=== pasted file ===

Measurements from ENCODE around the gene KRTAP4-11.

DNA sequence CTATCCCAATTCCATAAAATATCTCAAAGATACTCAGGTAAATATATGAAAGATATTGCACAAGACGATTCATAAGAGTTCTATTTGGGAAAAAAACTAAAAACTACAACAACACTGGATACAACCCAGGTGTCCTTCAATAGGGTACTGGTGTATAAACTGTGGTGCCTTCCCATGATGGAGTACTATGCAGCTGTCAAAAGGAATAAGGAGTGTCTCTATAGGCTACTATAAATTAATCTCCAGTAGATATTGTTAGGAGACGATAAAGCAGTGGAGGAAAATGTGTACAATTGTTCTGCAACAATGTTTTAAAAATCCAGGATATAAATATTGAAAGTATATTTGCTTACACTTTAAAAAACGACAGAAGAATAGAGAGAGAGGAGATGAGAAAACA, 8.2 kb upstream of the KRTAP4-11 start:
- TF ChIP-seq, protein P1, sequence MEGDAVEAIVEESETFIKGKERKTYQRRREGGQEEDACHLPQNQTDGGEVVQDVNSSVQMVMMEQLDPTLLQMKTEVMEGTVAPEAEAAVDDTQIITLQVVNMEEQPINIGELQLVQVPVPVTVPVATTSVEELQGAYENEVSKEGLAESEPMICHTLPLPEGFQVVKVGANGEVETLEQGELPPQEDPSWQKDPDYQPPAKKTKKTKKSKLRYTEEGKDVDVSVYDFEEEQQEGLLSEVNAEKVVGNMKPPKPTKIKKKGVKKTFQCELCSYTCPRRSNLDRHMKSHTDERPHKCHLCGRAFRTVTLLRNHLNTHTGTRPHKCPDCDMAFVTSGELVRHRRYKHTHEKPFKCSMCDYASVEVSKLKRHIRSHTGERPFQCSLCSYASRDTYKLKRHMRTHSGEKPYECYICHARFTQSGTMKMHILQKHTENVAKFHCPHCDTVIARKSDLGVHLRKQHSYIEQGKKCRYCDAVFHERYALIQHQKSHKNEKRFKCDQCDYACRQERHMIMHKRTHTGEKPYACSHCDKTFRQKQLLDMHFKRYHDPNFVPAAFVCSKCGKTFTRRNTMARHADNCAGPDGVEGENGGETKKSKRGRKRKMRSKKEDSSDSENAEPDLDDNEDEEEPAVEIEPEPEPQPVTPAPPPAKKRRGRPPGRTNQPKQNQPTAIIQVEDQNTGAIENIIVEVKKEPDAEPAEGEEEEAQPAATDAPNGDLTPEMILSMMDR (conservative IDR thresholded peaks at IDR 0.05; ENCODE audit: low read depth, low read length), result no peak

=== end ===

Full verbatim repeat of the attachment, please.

Measurements from ENCODE around the gene KRTAP4-11.

DNA sequence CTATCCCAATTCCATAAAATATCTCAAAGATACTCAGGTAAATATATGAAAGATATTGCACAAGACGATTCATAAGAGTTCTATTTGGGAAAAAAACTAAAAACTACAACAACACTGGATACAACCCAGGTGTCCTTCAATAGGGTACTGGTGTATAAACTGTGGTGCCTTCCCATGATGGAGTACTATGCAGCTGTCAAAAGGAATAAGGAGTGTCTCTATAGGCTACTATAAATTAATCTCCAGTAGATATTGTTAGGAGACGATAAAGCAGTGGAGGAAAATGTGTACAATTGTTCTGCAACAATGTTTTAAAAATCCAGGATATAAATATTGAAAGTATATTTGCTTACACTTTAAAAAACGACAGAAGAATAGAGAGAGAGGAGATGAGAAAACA, 8.2 kb upstream of the KRTAP4-11 start:
- TF ChIP-seq, protein P1, sequence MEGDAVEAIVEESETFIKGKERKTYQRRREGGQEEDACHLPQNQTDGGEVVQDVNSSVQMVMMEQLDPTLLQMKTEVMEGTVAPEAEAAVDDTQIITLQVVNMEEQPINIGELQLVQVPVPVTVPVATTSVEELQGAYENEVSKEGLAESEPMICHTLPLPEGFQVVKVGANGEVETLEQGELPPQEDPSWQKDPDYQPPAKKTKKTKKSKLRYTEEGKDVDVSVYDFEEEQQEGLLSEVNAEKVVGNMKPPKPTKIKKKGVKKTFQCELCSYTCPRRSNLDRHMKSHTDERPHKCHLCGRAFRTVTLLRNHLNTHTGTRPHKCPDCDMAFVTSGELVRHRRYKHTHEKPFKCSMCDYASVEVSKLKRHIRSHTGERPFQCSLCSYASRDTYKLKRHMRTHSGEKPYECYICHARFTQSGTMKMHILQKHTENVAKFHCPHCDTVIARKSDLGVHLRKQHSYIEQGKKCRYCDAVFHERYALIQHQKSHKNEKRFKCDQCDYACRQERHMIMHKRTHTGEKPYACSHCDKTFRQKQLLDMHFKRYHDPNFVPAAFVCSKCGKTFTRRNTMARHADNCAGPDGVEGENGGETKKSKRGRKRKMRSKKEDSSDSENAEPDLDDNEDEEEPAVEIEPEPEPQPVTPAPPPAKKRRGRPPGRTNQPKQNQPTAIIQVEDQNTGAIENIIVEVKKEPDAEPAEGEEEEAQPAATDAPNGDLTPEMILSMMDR (conservative IDR thresholded peaks at IDR 0.05; ENCODE audit: low read depth, low read length), result no peak